There used to be something called “the HP Way.” This was the description of the way Hewlett-Packard (HP) conducted its business and treated its employees and customers.
Management was informal, and the majority of the company’s engineers worked in an open environment, rather than offices, to encourage communication and teamwork. In Bill Hewlett’s word, “the HPa Way is a core ideology … which includes a deep respect for the individual, a dedication to affordable quality and reliability, a commitment to community responsibility, and a view that the company exists to make technical contributions for the advancement and welfare of humanity.”
In a 2010 Reuters’ article, “Fiorina, Hurd: no practitioners of ‘The HP Way’?” Alex Dobuzinskis wrote,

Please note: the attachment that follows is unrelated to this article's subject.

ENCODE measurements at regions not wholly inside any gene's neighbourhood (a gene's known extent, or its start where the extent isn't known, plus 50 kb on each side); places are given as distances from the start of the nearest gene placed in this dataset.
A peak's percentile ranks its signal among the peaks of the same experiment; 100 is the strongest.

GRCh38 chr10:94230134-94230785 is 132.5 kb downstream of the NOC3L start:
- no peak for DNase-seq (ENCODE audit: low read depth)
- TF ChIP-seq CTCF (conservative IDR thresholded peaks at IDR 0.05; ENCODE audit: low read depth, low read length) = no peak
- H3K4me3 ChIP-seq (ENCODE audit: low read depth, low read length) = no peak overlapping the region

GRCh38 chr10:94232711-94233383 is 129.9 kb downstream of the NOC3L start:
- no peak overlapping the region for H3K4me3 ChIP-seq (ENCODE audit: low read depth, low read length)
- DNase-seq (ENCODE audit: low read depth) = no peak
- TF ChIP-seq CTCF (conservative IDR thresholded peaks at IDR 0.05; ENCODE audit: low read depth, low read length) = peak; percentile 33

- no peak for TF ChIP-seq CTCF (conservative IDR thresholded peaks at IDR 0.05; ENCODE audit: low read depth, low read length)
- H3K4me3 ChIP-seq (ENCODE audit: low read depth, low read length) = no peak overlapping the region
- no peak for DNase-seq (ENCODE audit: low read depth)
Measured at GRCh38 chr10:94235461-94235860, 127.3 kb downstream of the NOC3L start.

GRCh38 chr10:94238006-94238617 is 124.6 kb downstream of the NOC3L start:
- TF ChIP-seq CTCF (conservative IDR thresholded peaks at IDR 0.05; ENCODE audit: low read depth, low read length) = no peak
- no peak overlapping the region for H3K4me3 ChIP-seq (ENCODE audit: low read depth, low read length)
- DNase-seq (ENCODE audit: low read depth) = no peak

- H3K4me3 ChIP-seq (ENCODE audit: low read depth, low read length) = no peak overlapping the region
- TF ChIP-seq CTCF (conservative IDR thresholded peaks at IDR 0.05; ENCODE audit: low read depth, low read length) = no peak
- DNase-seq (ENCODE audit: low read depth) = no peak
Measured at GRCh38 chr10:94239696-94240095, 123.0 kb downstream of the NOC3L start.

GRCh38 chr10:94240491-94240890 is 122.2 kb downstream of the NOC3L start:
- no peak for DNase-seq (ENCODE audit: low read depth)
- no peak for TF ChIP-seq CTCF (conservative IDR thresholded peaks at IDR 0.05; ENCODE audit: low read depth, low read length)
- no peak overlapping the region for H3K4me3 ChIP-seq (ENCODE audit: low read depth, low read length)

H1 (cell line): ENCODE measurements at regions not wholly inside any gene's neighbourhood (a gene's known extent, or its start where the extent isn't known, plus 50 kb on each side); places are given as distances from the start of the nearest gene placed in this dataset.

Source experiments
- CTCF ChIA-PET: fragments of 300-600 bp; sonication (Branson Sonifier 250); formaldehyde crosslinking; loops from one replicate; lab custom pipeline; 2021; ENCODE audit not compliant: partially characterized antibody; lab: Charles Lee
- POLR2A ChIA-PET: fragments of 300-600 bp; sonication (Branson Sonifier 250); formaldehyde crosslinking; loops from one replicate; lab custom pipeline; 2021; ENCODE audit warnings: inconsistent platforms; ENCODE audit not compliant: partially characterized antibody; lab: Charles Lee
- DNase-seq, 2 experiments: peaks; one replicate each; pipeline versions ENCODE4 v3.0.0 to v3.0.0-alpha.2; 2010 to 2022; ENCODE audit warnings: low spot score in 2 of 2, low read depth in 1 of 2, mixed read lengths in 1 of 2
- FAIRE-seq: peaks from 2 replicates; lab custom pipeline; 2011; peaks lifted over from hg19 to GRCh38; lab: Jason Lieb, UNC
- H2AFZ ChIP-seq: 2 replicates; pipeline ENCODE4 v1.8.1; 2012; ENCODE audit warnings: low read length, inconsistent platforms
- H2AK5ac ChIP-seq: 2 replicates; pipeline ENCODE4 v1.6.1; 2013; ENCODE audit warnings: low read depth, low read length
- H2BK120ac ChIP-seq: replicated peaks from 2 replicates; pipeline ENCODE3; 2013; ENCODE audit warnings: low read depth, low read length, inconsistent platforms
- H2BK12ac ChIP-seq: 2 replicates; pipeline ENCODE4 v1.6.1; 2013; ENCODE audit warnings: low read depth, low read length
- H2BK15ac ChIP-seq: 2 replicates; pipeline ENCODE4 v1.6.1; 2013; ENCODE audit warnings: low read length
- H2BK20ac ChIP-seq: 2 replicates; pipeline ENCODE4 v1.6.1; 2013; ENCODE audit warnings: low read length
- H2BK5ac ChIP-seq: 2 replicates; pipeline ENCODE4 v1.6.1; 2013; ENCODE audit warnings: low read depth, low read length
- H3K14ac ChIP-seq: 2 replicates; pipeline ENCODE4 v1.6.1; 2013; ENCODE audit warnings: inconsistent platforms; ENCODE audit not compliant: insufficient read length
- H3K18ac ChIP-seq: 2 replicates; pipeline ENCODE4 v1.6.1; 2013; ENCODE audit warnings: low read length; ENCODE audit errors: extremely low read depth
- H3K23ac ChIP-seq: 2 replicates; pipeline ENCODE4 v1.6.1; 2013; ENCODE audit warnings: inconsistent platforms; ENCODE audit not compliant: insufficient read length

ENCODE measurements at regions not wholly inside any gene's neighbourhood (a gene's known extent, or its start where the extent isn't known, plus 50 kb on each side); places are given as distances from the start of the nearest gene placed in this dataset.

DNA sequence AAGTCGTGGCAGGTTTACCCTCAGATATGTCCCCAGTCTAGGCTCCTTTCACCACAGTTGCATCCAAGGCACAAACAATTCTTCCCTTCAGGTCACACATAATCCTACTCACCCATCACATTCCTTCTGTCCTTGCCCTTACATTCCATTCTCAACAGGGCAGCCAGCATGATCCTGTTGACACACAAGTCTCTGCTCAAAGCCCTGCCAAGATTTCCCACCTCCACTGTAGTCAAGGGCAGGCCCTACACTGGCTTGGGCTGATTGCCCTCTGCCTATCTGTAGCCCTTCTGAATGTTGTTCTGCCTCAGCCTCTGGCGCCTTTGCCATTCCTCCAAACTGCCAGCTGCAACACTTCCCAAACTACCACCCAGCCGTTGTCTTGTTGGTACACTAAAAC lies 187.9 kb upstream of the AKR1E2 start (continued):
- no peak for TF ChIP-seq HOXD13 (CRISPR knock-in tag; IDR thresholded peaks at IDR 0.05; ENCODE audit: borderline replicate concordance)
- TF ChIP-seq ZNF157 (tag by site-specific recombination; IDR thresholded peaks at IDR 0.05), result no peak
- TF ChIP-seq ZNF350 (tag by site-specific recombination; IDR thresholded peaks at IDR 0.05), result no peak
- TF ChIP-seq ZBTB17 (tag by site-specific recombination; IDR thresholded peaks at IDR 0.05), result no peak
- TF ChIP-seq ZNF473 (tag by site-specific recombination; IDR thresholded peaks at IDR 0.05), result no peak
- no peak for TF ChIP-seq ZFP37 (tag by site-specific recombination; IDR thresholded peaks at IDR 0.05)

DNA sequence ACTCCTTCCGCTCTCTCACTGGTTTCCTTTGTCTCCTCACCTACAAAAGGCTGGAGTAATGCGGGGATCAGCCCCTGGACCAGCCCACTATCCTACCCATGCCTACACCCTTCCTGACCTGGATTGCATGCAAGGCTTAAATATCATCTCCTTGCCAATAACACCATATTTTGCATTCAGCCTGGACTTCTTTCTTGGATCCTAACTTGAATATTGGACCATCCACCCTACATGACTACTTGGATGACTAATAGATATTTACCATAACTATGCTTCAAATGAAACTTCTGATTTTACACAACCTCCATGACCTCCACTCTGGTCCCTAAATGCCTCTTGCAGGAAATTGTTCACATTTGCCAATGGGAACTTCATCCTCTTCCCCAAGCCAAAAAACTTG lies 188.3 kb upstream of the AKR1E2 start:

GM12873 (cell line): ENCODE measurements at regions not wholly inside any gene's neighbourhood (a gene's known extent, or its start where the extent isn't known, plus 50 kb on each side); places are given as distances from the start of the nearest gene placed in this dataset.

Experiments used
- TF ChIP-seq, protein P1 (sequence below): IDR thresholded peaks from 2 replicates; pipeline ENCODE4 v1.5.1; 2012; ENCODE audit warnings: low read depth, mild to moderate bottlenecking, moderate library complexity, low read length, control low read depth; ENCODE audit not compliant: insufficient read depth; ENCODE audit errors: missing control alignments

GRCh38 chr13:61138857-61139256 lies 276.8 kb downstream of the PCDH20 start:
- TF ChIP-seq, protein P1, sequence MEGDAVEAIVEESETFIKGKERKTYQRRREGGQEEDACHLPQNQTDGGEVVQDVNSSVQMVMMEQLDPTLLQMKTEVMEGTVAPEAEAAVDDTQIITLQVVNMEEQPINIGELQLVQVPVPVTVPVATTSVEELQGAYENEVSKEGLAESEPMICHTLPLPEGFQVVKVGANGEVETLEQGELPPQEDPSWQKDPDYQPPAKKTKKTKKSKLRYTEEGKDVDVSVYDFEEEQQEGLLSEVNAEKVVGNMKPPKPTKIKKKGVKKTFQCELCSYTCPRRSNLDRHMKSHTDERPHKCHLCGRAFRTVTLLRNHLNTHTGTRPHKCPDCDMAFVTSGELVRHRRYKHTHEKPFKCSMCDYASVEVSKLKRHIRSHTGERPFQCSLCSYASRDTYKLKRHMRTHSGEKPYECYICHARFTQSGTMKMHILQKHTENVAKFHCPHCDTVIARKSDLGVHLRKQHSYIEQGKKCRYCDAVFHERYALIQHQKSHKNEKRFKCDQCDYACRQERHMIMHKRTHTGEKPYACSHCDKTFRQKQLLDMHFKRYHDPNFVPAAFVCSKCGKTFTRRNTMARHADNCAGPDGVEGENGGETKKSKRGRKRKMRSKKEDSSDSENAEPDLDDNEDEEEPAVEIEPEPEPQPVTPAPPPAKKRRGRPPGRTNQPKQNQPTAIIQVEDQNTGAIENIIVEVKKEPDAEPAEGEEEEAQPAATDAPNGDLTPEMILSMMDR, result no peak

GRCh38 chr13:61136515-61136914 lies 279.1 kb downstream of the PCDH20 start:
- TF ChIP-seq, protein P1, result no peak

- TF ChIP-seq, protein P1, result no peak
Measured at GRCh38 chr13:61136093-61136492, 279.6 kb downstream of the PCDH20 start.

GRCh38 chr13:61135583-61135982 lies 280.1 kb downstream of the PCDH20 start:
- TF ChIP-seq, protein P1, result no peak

“The HP Way” had its heyday in the 1960s, and today is credited with helping grow the corporation from a $538 garage outfit in 1939 into the $125 billion behemoth it is today.
There was an emphasis on life outside of work: HP bought up land for recreational activities around the world, and pioneered Friday afternoon beers at the office, for instance.
Experts like Malone say that approach became a model adopted by many in Silicon Valley –including crosstown peers like Apple Inc and Cisco – and helped differentiate the technology giants on the U.S. West Coast from their more strait-laced brethren back east.
That was the old way that HP did business.More ...